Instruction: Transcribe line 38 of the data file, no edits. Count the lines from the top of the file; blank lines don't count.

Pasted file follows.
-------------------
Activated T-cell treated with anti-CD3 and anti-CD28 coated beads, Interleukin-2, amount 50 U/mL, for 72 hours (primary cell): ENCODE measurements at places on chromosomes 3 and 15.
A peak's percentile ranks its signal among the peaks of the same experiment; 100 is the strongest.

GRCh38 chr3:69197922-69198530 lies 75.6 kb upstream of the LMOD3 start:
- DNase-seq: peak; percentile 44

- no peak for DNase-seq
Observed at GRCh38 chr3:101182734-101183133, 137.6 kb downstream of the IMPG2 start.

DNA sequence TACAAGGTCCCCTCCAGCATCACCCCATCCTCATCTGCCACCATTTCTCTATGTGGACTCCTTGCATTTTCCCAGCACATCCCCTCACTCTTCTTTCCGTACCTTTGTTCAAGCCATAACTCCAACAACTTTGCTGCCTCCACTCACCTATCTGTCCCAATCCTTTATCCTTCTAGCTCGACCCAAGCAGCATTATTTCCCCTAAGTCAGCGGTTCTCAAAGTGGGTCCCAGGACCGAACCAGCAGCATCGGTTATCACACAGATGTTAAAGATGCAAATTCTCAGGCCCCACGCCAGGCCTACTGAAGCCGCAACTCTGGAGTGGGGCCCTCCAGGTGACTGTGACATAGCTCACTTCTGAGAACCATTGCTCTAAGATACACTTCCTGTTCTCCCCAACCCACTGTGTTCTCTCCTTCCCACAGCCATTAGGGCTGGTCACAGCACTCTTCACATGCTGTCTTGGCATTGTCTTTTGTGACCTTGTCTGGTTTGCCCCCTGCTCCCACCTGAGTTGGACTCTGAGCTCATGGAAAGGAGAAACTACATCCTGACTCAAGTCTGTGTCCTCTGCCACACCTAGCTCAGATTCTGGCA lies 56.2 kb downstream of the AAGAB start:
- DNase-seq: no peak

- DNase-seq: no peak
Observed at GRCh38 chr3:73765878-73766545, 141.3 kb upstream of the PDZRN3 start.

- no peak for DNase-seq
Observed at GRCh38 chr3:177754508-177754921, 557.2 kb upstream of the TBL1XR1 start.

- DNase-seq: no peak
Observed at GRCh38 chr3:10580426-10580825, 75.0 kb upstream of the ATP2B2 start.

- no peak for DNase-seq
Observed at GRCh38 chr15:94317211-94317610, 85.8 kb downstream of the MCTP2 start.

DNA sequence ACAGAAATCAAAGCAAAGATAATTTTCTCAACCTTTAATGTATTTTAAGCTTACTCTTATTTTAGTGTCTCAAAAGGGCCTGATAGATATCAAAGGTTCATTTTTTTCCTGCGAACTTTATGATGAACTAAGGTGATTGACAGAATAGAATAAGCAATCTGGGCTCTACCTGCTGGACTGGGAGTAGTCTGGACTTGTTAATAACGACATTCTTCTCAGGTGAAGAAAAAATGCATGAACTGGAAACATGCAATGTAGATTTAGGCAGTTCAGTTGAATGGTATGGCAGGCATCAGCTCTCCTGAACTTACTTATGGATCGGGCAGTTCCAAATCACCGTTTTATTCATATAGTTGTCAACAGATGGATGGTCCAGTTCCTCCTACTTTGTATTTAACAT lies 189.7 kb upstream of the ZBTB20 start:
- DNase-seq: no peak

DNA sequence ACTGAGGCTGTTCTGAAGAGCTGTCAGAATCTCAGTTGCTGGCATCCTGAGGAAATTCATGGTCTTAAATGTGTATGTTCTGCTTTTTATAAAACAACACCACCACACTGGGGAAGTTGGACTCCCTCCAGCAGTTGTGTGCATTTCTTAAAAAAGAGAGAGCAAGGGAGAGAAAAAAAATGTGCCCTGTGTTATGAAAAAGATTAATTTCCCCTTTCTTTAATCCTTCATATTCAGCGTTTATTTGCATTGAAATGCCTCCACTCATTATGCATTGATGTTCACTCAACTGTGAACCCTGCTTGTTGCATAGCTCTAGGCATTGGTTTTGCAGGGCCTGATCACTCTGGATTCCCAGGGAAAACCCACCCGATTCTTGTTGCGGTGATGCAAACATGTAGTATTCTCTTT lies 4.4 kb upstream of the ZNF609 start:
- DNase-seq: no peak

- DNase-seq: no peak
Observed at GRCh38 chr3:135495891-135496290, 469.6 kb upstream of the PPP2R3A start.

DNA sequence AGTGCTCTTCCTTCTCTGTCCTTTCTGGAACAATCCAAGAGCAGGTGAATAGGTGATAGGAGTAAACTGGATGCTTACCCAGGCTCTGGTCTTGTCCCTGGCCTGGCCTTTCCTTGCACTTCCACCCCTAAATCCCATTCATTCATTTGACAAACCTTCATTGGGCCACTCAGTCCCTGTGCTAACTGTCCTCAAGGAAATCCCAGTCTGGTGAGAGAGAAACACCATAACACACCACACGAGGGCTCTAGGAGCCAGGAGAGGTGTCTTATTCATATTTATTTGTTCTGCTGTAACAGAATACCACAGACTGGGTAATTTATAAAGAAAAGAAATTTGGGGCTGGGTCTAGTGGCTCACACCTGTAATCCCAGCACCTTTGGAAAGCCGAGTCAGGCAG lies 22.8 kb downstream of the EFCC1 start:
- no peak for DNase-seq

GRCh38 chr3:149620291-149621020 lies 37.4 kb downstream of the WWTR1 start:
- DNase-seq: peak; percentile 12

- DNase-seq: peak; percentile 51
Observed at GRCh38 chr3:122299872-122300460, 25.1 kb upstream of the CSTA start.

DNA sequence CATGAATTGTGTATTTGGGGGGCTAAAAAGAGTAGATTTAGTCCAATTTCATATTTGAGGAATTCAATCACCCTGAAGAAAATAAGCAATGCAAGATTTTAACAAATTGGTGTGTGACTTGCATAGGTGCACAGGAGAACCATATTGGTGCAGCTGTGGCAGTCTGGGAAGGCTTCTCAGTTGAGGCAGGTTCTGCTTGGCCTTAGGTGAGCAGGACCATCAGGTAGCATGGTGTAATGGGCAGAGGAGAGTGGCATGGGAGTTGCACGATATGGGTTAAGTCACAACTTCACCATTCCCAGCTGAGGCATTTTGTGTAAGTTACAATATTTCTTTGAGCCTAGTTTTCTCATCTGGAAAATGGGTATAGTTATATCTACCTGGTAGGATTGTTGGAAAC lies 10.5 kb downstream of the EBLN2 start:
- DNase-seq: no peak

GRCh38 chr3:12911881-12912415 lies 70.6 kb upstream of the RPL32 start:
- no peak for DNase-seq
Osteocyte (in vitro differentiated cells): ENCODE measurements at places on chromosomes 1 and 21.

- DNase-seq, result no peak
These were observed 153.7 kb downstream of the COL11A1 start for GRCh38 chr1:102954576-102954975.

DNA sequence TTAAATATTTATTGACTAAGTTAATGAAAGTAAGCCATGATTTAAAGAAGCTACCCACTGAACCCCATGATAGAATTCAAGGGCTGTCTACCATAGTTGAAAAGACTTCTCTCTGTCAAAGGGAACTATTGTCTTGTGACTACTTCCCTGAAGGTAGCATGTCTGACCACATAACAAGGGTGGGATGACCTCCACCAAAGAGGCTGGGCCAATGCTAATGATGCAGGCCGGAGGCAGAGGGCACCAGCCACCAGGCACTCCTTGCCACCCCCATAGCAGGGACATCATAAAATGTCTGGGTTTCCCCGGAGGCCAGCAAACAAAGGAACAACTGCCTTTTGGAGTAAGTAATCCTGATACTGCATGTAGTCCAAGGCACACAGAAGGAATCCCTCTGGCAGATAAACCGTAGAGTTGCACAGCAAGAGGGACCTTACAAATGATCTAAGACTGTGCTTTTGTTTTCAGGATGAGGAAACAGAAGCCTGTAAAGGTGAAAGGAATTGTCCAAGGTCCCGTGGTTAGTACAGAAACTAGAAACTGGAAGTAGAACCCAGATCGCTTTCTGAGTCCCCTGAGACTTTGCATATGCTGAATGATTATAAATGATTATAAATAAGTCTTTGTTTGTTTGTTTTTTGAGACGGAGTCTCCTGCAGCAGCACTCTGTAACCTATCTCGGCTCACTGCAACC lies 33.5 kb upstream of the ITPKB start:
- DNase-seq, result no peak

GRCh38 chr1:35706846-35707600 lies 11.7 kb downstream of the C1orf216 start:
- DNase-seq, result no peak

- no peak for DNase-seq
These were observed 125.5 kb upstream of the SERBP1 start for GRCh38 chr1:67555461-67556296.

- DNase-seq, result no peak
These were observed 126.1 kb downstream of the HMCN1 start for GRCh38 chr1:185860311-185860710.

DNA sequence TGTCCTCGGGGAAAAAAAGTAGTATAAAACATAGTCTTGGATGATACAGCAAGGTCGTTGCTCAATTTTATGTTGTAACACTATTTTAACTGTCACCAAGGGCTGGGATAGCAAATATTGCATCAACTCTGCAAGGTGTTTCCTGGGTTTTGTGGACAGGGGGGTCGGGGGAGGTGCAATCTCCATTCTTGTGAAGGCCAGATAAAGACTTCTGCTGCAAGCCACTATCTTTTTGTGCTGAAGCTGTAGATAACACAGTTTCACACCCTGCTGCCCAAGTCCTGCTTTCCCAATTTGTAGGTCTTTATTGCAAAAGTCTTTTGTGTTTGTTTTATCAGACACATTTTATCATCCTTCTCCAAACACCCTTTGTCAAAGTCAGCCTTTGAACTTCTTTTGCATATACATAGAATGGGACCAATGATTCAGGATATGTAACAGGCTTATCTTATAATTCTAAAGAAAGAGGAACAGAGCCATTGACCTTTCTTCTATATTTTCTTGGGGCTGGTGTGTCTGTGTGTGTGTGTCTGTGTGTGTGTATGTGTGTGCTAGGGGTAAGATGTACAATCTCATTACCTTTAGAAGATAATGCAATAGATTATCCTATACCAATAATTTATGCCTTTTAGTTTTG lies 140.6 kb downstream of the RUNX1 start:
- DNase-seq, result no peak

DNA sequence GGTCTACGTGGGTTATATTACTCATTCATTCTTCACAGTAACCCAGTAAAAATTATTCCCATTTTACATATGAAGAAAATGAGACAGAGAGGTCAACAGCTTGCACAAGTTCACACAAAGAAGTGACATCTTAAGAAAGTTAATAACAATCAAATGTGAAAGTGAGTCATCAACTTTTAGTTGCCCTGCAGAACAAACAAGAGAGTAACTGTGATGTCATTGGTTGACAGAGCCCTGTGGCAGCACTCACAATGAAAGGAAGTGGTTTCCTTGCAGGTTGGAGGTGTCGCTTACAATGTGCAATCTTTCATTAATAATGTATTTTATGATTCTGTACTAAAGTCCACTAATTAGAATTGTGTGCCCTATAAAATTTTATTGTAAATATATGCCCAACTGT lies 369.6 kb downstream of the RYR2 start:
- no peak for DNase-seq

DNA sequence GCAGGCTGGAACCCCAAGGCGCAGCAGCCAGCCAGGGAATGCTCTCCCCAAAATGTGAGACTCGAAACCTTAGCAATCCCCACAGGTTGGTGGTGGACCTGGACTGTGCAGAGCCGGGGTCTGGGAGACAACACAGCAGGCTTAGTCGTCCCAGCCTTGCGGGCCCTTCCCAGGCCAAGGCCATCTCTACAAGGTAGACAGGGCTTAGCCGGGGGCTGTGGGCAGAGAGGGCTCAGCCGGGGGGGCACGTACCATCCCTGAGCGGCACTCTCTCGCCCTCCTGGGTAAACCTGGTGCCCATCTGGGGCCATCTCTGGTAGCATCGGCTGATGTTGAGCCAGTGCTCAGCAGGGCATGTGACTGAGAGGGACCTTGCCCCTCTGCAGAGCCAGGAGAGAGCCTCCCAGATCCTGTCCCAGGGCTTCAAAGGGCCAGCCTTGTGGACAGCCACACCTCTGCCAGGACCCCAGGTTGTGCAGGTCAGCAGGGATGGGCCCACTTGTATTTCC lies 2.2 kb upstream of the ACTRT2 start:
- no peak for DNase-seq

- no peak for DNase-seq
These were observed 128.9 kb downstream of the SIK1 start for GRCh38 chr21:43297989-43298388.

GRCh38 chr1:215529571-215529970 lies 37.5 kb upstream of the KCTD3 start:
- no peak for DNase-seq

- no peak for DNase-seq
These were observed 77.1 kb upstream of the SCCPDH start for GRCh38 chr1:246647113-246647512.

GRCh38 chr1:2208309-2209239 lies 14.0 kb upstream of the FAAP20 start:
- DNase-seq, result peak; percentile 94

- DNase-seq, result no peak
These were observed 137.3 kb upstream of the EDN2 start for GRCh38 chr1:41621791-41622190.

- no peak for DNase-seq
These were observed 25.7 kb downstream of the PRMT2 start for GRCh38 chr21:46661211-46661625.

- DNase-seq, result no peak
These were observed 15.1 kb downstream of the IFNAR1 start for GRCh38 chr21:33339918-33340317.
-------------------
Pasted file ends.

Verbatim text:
GRCh38 chr1:35706846-35707600 lies 11.7 kb downstream of the C1orf216 start: